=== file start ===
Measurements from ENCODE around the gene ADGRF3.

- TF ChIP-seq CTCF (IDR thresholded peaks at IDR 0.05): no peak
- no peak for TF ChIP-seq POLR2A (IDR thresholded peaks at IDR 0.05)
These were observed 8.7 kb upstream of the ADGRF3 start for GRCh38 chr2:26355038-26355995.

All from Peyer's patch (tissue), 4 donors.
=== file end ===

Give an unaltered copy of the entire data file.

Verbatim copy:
Measurements from ENCODE around the gene ADGRF3.

- TF ChIP-seq CTCF (IDR thresholded peaks at IDR 0.05): no peak
- no peak for TF ChIP-seq POLR2A (IDR thresholded peaks at IDR 0.05)
These were observed 8.7 kb upstream of the ADGRF3 start for GRCh38 chr2:26355038-26355995.

All from Peyer's patch (tissue), 4 donors.